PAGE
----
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Blood. 1997 Sep 15;90(6):2398-405.

CD84 leukocyte antigen is a new member of the Ig superfamily.

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  • 1Fundació Clínic per a la Recerca Biomèdica, the University of Barcelona, Spain.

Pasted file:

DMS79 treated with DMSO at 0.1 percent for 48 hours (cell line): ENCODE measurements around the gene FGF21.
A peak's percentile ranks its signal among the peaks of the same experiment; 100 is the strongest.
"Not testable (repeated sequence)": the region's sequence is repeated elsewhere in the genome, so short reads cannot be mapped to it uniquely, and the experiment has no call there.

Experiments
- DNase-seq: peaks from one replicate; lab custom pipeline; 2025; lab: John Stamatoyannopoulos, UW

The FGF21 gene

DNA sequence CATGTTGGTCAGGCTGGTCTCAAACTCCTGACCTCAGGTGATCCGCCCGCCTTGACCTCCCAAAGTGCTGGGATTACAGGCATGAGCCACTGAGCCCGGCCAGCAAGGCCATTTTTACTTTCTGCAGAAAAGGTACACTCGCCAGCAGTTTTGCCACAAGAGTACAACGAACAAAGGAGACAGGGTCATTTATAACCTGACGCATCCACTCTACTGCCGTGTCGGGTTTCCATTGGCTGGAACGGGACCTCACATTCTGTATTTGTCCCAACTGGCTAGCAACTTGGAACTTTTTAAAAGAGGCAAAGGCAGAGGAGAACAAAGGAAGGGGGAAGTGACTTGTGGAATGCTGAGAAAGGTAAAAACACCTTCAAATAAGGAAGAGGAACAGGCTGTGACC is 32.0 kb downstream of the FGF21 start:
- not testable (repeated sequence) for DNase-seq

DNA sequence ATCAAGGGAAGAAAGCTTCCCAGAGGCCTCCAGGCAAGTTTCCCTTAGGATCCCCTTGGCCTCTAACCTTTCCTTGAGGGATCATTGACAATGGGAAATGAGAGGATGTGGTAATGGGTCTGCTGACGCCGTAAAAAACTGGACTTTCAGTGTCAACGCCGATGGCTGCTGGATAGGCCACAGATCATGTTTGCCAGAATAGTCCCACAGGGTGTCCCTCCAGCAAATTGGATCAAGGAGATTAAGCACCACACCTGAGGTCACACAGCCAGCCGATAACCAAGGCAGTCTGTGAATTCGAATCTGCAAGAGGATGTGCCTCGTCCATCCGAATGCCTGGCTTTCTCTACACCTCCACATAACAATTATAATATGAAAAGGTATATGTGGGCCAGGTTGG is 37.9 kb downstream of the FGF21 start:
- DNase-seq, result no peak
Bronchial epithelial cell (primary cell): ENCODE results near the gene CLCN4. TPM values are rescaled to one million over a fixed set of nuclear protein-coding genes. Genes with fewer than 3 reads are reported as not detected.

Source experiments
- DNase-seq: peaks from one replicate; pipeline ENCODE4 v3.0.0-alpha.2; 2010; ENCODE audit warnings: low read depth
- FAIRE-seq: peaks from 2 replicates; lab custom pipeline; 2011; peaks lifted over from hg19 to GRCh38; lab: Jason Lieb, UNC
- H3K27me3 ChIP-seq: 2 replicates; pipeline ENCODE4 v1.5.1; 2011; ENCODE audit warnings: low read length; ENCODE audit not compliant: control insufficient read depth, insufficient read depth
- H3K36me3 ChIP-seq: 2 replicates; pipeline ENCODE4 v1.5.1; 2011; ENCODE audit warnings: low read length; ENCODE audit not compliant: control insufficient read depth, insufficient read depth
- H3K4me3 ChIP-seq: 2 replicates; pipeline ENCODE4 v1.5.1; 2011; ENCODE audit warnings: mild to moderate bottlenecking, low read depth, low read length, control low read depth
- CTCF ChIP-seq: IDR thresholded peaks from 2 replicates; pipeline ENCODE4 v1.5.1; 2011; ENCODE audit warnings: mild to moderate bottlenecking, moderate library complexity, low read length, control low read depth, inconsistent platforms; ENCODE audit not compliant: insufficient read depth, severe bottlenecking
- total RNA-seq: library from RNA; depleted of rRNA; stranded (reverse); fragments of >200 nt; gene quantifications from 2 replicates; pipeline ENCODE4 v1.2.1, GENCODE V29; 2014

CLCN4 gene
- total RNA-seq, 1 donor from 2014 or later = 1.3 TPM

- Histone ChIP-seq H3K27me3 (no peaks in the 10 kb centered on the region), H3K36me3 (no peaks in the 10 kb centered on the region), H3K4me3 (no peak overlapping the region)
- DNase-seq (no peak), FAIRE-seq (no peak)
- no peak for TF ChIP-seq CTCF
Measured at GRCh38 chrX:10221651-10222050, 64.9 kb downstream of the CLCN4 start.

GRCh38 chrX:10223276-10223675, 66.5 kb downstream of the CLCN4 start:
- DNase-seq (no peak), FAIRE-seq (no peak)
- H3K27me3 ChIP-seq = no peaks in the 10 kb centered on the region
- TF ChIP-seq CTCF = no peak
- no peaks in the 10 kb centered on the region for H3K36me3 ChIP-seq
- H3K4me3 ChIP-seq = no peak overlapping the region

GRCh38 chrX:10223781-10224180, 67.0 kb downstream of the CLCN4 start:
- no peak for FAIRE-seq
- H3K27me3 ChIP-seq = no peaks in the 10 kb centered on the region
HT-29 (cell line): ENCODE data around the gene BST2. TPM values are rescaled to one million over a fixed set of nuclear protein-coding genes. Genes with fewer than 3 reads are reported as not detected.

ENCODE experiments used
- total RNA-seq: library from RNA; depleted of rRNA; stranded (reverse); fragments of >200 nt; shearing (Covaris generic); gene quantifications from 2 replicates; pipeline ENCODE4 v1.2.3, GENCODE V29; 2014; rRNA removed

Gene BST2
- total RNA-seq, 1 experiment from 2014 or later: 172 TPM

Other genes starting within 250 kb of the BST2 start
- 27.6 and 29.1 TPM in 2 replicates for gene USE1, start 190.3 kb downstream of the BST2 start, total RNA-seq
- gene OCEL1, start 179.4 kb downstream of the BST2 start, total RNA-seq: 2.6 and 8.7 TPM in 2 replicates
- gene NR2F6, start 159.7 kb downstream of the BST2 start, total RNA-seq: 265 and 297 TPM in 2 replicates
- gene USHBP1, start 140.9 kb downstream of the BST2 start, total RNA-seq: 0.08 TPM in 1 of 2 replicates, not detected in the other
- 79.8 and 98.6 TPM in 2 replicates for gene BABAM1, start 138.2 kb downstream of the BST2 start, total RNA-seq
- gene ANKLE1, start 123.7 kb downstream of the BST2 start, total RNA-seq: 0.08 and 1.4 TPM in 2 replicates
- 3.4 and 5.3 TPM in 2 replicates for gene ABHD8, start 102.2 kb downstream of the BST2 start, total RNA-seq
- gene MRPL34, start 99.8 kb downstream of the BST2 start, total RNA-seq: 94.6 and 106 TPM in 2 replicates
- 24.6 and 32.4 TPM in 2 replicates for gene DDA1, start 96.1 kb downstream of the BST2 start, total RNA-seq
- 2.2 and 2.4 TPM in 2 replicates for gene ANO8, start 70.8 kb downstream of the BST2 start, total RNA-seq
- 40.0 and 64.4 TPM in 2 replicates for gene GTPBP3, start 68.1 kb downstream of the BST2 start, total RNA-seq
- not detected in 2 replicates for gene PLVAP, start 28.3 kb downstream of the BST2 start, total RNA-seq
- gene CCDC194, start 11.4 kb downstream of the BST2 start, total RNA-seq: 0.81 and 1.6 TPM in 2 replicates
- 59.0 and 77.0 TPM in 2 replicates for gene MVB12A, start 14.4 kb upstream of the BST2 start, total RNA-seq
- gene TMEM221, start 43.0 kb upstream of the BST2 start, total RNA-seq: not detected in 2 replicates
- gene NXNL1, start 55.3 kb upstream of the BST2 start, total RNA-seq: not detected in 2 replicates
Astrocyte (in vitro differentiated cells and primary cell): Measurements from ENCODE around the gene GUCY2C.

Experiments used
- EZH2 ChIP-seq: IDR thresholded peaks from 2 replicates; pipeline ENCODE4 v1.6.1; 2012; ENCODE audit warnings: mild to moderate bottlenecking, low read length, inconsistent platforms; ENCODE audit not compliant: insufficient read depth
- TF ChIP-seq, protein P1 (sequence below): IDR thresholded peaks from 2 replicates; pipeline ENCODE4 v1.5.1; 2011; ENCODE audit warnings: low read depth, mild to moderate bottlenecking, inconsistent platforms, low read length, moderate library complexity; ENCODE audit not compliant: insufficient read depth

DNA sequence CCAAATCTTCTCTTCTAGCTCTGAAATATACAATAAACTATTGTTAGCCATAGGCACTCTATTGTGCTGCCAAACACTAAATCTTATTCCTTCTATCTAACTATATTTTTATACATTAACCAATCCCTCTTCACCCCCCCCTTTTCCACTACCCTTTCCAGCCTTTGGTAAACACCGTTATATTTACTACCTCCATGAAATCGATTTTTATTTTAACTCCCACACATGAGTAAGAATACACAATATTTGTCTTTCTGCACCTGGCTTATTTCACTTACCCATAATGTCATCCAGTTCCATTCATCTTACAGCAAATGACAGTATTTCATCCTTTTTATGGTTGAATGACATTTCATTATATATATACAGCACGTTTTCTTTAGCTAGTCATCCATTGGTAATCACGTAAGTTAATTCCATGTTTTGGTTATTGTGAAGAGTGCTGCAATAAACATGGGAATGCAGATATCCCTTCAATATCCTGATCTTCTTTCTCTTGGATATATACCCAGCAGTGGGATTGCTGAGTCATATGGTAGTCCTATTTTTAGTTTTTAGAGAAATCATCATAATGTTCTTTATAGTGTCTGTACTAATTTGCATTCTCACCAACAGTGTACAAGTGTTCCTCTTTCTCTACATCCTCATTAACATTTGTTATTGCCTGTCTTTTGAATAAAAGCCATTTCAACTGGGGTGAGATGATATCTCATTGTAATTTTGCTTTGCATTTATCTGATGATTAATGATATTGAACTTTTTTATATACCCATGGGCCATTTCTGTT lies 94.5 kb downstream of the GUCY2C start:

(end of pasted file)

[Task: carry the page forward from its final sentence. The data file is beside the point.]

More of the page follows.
cDNA isolated from a human B-cell line Raji library was analyzed and shown to encode the full-length cDNA sequence of a novel cell-surface glycoprotein, initially termed HLy9-beta. The predicted mature 307-amino acid protein was composed of two extracellular Ig-like domains, a hydrophobic transmembrane region, and an 83-amino acid cytoplasmic domain. The extracellular Ig-like domains presented structural and sequence homology with a group of members of the Ig superfamily that included CD2, CD48, CD58, and Ly9. Northern blot analysis showed that the expression of HLy9-beta was predominantly restricted to hematopoietic tissues. Chromosome localization studies mapped the HLy9-beta gene to chromosome 1q24, where other members of this Ig superfamily (CD48 and HumLy9) have been mapped. CD84 monoclonal antibodies (MoAbs) were shown to react with cells transfected with the cloned cDNA. These MoAbs were further used to show that CD84 is expressed as a single chain cell-surface glycoprotein of Mr 64,000 to 82,000, which was highly glycosylated. CD84 had a unique pattern of expression, being found predominantly on lymphocytes and monocytes. Thus, the glycoprotein HLy9-beta is recognized by MoAbs previously clustered as CD84 and represents a newly identified member of the Ig superfamily that may play a significant role in leukocyte activation.

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